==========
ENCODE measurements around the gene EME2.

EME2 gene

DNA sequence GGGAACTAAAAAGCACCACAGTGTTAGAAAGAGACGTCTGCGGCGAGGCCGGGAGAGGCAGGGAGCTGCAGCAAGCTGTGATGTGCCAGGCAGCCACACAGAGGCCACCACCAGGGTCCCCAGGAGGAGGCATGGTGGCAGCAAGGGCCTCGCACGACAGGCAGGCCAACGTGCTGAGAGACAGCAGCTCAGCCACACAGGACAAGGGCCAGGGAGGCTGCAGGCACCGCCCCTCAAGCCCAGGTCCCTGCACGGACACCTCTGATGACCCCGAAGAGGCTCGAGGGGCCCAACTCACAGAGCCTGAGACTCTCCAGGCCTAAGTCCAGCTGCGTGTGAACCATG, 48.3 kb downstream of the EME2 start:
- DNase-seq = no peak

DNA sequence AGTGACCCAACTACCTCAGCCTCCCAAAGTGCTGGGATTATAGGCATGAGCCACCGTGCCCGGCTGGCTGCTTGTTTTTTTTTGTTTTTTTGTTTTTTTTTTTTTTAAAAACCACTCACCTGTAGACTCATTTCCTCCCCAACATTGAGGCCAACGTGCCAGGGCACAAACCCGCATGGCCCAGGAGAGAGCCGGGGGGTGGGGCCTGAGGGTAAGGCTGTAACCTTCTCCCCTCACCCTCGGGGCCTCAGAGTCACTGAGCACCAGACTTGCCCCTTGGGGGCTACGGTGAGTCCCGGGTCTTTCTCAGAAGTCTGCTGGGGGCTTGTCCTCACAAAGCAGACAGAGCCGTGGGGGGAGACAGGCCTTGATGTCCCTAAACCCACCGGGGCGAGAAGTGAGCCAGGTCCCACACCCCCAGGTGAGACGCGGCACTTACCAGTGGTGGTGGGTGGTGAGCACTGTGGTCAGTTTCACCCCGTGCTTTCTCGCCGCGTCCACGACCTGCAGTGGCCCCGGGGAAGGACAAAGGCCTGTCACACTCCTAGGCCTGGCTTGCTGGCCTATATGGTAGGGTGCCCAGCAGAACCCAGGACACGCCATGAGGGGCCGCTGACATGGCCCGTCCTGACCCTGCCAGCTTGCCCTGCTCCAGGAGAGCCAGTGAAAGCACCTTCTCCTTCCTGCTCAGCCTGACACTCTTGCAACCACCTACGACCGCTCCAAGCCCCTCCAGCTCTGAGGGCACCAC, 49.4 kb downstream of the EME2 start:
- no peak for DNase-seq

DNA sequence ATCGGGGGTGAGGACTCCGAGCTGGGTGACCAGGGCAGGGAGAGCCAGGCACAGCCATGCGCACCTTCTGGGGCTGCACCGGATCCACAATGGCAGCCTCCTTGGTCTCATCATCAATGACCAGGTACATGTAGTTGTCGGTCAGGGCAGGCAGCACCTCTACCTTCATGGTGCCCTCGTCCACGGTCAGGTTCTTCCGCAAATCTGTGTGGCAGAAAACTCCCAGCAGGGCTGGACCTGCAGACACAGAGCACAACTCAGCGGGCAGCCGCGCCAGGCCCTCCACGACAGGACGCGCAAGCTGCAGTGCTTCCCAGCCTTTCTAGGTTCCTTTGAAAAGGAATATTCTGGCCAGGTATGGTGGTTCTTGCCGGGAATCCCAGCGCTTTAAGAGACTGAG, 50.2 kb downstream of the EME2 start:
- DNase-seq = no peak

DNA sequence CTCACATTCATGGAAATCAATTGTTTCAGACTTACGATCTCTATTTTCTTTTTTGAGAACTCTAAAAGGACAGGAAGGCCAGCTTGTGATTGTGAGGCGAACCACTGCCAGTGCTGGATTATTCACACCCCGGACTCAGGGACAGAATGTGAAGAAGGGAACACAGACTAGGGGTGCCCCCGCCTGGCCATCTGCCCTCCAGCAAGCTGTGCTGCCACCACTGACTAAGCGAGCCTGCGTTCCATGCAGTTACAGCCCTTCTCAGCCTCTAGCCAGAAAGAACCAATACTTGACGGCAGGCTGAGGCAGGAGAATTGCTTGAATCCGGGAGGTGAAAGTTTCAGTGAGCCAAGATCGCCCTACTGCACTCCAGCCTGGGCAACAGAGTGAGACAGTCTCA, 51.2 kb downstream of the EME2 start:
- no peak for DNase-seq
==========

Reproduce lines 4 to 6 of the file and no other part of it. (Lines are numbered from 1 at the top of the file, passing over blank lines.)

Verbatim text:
- DNase-seq = no peak

DNA sequence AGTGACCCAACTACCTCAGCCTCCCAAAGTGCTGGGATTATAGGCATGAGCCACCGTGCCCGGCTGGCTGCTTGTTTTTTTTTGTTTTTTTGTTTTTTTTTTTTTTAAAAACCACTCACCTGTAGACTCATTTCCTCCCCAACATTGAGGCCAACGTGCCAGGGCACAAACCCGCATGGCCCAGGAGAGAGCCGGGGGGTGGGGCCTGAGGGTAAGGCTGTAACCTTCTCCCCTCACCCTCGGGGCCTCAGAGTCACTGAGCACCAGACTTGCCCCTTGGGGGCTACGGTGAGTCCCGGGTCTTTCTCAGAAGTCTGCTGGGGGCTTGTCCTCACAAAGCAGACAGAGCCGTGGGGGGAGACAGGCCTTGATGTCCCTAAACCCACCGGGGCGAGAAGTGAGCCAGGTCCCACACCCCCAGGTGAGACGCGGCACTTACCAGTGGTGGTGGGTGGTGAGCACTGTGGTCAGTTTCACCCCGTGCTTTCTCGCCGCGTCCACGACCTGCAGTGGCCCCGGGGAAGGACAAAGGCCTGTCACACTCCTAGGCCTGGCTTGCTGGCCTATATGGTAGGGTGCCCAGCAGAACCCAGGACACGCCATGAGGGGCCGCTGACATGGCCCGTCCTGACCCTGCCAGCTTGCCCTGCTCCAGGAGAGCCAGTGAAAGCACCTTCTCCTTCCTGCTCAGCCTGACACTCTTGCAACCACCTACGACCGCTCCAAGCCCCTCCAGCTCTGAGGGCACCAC, 49.4 kb downstream of the EME2 start:
- no peak for DNase-seq